An American neighborhood.
Mortgage rates just reached 6% more than double the rate borrowers were offered during June 2021.
As rates rise, an expert says fewer investors are purchasing homes.
Waning demand could cool off the market, but it won’t make housing of any kind affordable in the short term.
The average U.S. fixed interest rate for a 30-year mortgage rose above 6% this week. It’s more than double the 2.98% borrowers were offered during the same time period in 2021. Spurred on by the Federal Reserve’s interest rate hike, mortgage rates are likely to continue rising throughout 2022.
It’s a good news, bad news situation for the real estate market.
The uptick is already impacting real estate investment. According to Redfin, soaring borrowing costs and home prices prompted real estate investors to slow their roll in the first quarter of 2022.
“Investor home purchases are falling for the same reason overall home purchases are falling: Surging interest rates and high housing prices have made it more expensive to get a mortgage and buy a home,” Sheharyar Bokhari, Redfin Senior Economist, said in a statement.
Investors purchased a record $64 billion worth of homes in 2021 the most in at least two decades. During the last three months of that year, that amounted to nearly 20% of the total homes purchased in the US.
Their presence in housing has helped to push home prices and rents to new highs, ultimately plummeting housing affordability for many potential homebuyers. As investors take a step back, it could help soften the real estate market.
“While roughly three-quarters of investor purchases are made with cash, investors are still impacted by interest rates because they often take out loans to get that cash,” Bokhari said.
Higher mortgage rates could be good news for the housing market as they’re likely to quell investor demand. However, the higher rates rise, the further housing affordability declines for prospective buyers. While slowing investor and buyer demand could lead to a cool down in the housing market down the road it will take time, and right now renters and buyers need affordable housing options.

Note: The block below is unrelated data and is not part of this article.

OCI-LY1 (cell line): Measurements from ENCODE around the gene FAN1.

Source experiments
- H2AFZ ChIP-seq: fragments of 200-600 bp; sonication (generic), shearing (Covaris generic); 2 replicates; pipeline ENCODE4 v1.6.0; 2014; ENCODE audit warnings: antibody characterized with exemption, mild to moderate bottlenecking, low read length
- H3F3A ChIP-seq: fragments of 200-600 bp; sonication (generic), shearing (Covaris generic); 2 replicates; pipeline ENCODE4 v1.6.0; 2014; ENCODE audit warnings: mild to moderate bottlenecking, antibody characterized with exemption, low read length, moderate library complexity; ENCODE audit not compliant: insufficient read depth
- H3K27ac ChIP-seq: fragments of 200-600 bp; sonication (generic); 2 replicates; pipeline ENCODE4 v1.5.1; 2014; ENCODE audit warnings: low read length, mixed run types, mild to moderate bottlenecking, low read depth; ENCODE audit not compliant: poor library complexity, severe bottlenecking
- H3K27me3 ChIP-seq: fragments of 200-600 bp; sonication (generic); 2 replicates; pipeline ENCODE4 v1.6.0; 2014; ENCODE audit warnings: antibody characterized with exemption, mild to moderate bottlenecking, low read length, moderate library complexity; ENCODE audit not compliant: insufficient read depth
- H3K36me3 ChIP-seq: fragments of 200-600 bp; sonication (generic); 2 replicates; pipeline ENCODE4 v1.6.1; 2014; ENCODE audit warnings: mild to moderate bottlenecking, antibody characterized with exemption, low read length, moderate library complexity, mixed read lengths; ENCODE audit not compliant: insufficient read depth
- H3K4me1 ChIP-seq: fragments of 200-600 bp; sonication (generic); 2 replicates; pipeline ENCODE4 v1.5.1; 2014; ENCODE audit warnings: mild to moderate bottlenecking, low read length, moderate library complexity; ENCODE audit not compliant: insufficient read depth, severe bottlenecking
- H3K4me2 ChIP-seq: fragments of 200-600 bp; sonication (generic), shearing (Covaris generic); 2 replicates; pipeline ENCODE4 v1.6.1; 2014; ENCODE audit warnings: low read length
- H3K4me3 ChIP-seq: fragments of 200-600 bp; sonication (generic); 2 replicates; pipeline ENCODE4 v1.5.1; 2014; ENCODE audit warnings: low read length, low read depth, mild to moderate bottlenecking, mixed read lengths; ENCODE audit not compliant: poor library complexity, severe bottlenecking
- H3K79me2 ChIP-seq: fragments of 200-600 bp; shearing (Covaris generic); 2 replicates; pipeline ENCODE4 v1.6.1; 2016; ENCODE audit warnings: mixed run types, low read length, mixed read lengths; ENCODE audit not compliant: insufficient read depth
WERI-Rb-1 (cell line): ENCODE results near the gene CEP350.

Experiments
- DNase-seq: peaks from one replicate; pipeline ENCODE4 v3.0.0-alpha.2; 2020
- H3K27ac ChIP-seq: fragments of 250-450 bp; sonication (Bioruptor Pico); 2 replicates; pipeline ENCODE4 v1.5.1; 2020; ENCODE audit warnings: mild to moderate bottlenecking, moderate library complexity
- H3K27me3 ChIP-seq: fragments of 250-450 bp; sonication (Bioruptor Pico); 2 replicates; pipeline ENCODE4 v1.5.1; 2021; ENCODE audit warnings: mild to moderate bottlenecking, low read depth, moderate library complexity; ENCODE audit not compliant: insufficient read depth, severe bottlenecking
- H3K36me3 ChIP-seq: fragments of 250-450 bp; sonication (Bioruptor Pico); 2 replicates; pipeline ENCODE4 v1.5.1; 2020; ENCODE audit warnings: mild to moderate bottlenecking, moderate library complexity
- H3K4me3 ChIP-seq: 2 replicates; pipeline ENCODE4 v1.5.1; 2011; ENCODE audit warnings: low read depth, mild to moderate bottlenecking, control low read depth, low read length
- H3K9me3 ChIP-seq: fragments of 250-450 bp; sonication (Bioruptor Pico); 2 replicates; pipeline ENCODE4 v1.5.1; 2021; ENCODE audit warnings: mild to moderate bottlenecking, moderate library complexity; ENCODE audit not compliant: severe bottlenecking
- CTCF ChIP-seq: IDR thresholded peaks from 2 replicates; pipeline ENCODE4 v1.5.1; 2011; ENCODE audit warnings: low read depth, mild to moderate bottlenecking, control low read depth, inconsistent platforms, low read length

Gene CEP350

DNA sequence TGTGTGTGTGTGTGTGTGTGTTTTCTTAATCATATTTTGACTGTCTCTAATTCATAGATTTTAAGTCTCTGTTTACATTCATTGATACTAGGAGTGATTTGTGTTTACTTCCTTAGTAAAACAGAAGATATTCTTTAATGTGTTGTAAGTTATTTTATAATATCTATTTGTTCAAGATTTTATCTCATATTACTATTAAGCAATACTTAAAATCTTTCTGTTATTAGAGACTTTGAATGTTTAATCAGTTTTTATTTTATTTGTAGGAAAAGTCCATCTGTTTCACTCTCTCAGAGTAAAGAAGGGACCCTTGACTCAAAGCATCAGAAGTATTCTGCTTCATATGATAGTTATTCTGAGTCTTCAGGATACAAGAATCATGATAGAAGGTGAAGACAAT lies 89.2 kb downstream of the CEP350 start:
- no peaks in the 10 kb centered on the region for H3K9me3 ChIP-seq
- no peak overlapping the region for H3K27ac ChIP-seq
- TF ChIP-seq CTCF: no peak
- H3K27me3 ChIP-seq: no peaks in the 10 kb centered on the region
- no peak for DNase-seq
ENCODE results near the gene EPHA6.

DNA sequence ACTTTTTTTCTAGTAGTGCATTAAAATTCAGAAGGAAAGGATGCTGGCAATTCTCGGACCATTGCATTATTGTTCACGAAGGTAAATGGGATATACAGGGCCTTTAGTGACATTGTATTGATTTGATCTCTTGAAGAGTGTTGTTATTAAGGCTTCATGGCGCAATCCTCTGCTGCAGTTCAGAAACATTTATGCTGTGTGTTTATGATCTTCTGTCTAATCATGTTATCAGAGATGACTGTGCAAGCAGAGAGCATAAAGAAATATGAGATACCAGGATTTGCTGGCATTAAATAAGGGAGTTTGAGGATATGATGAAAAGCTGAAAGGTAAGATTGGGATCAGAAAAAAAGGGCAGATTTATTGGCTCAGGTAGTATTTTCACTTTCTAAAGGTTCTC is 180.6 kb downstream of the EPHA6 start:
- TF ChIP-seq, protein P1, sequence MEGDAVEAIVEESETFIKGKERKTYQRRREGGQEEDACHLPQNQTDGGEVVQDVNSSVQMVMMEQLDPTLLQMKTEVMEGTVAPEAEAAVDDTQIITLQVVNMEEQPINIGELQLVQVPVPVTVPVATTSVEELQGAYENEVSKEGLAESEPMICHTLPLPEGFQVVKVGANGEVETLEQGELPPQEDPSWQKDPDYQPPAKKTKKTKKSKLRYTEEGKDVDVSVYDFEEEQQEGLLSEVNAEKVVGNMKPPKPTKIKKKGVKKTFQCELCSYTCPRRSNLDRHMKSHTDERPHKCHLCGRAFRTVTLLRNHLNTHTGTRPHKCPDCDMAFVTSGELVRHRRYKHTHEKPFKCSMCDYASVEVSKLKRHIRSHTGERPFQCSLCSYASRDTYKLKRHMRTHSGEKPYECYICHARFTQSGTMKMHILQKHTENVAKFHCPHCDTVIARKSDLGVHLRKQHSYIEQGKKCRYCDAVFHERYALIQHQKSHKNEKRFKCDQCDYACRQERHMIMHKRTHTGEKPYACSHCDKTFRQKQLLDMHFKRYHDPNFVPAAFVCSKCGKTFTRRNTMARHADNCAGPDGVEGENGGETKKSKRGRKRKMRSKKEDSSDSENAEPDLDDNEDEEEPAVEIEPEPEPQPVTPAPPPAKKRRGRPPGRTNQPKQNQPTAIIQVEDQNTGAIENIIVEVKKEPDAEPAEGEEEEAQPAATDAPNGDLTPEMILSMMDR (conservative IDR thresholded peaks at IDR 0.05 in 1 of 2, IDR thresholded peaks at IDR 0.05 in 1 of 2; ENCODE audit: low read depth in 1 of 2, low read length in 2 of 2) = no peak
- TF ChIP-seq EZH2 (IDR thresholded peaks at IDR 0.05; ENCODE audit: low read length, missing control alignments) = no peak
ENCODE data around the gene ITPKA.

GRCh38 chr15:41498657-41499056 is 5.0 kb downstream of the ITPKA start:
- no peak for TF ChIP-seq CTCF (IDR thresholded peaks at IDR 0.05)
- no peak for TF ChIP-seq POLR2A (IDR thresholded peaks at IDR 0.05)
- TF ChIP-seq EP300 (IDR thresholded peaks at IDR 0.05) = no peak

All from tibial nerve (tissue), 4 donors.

“The rise in prices has helped homeowners build equity, but often not enough to afford the house they want next, and higher mortgage rates are now making that next home even more unaffordable,” Taylor Marr, Redfin deputy chief economist, said in a statement.
Higher mortgage rates are driving rental demand
As mortgage rates rise, they’re contributing to worsening housing affordability.
According to Realtor.com, buyers of a median-priced home are now looking at monthly mortgage payments that are more than $400 higher than just a year ago.
“With mortgage rates surging over 200 basis points in the past four months alone, many home shoppers are hitting a hard ceiling on their budgets and demand for new homes is waning as a result,” George Ratiu, chief economist at Realtor.com, previously said in a statement.
As more and more prospective buyers become priced out of homebuying, they’re either returning to renting or staying renters longer and it’s driving rents to historical highs.
“While renting has become more expensive, it is now more attractive than buying for many Americans this year as mortgage payments have surpassed rents on many homes,” Marr said.
Data from Realtor.com shows that across the country, rent prices are up in nearly every state compared to this time last year. According to the company, the median monthly asking rent in the U.S. reached a record high of $2,002 in May, rising 15% from the same time period in 2021.
For Americans earning the nation’s median income of $67,521 a year, the average rent for a one-bedroom unit works out to nearly 36% of their pre-tax pay exceeding what financial experts recommend budgeting for housing.
With inflation driving up costs for everyday items and rents rising rapidly renters are maxed out. And as pandemic-related federal rent relief funds and programs run out, evictions are growing across the country. Experts say that in some cities, eviction filing rates are reaching 150-200% of pre-pandemic averages.
“Although we expect rent-price growth to continue to slow in the coming months, it will likely remain high, causing ongoing affordability issues for renters,” Marr said.